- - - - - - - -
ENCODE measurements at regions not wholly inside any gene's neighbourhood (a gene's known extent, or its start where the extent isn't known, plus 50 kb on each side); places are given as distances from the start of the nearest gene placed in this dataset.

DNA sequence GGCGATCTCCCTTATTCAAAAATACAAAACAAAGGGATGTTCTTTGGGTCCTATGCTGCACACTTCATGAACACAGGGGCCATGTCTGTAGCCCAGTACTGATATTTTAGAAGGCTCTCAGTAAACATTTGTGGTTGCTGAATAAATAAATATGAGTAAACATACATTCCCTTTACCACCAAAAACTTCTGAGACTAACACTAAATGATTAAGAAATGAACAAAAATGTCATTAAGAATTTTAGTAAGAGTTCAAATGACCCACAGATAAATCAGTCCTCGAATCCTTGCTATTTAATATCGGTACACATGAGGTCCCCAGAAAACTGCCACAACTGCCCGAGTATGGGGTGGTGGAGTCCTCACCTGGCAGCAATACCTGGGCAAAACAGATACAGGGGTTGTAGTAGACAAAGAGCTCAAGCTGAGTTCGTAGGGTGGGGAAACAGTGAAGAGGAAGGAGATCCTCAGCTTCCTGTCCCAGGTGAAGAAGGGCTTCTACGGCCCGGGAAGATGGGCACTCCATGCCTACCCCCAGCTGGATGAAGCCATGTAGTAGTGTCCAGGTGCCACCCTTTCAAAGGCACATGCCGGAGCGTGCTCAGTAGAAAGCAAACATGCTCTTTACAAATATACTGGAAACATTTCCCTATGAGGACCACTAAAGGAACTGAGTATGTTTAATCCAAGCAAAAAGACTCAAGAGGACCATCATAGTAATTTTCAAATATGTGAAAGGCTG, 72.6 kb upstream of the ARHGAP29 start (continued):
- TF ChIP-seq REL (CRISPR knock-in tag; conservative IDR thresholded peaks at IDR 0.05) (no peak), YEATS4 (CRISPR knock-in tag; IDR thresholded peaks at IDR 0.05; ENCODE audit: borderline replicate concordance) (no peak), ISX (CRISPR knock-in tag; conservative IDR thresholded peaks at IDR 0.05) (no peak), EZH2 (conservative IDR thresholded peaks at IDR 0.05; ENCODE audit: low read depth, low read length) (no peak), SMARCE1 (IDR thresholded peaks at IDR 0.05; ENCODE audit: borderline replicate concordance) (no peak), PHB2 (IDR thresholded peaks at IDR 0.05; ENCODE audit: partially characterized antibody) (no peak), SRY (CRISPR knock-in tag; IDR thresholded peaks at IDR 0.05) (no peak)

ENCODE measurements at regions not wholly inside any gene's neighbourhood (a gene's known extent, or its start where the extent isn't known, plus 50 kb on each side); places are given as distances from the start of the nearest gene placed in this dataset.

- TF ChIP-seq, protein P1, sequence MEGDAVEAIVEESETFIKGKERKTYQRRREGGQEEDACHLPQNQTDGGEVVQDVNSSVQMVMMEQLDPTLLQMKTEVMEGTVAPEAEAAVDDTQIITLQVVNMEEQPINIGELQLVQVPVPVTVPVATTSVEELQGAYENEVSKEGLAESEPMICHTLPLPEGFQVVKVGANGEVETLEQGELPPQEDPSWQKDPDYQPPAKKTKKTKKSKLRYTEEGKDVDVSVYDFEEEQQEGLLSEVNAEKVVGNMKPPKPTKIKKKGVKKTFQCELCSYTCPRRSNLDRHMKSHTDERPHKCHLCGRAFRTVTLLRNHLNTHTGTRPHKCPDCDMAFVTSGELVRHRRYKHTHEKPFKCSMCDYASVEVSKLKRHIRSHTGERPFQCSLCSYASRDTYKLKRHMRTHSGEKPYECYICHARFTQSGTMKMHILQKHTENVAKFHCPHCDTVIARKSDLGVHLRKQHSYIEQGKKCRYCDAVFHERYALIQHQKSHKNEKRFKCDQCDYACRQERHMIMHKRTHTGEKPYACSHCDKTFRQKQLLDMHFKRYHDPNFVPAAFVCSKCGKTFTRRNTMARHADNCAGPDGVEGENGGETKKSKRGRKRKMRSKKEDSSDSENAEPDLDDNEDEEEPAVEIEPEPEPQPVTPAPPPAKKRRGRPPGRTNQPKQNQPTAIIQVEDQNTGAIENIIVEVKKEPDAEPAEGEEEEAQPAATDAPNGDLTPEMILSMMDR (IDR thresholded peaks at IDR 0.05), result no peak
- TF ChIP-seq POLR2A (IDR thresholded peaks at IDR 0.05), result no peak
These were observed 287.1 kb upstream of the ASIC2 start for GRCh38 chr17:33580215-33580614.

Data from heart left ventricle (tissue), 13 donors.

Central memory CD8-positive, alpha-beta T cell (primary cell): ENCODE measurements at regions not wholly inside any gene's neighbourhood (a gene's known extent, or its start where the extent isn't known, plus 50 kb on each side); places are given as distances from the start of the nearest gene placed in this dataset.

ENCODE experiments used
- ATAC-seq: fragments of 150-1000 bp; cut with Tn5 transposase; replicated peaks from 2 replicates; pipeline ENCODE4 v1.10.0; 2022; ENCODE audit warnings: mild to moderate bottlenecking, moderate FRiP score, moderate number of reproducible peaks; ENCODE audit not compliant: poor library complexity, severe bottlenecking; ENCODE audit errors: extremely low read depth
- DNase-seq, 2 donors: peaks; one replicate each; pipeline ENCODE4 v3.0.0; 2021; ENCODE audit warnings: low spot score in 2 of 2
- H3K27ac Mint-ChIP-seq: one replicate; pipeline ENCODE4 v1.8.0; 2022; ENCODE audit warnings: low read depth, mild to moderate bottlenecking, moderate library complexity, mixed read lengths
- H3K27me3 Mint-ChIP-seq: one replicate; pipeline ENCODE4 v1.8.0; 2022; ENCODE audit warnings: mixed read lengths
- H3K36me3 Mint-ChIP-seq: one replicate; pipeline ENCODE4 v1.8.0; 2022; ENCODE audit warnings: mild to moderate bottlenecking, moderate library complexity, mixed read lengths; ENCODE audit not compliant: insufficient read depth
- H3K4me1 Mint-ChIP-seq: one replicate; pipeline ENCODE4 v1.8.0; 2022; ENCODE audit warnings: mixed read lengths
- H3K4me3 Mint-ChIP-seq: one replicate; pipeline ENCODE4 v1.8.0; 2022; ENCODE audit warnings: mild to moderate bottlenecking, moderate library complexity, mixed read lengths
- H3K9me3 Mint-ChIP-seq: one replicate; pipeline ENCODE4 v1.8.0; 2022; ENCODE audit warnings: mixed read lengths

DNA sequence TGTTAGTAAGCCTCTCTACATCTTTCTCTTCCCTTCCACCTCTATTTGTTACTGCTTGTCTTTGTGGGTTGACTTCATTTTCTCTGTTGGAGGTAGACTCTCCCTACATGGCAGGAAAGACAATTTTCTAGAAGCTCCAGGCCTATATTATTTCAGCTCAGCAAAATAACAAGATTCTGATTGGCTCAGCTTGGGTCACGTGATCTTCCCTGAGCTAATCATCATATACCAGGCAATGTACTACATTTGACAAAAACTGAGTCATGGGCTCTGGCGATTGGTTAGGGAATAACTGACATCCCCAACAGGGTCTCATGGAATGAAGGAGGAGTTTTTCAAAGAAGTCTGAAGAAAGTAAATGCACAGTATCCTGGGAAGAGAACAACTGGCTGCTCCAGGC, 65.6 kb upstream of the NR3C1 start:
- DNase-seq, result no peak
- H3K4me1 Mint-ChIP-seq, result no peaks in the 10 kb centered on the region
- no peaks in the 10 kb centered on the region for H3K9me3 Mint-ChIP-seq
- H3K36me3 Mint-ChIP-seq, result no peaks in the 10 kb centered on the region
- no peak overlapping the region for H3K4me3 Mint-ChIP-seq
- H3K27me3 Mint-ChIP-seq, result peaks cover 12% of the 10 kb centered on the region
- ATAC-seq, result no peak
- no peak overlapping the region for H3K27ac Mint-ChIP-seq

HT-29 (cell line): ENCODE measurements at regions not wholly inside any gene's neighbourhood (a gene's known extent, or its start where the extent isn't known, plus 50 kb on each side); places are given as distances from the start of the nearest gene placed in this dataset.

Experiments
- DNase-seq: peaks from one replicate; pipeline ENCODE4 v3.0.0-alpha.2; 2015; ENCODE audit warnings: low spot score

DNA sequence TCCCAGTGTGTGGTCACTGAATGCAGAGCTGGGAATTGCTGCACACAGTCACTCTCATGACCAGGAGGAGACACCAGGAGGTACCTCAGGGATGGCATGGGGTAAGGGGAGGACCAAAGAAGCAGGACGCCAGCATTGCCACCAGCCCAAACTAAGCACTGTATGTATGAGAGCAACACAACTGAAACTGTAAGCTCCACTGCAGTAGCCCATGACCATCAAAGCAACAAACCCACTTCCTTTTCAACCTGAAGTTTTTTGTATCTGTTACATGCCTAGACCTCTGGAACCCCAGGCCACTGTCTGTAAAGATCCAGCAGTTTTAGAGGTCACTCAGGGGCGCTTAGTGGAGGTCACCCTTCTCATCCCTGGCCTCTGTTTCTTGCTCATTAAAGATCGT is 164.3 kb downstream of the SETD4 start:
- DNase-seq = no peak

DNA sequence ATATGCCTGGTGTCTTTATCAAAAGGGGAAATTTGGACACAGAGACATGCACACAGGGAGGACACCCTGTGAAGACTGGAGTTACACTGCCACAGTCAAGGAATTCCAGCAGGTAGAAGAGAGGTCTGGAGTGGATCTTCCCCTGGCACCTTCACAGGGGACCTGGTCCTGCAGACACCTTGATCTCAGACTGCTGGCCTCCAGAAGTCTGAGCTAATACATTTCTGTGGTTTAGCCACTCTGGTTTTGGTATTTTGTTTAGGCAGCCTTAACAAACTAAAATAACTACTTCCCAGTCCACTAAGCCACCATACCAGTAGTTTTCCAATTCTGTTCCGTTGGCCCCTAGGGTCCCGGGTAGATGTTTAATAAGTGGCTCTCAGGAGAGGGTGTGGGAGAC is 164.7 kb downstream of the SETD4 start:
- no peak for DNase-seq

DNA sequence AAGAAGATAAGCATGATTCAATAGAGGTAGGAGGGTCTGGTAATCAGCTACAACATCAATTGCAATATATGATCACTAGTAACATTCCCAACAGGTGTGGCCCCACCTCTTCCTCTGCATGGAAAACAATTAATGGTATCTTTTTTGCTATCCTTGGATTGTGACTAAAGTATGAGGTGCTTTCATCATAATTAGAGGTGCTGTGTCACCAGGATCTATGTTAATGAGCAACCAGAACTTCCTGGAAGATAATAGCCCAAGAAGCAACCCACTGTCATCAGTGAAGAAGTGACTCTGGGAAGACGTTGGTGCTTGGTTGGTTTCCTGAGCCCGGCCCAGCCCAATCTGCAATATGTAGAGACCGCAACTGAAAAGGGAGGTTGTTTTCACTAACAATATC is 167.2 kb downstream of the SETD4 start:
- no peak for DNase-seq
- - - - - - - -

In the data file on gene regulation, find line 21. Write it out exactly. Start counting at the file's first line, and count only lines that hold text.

- H3K4me1 Mint-ChIP-seq, result no peaks in the 10 kb centered on the region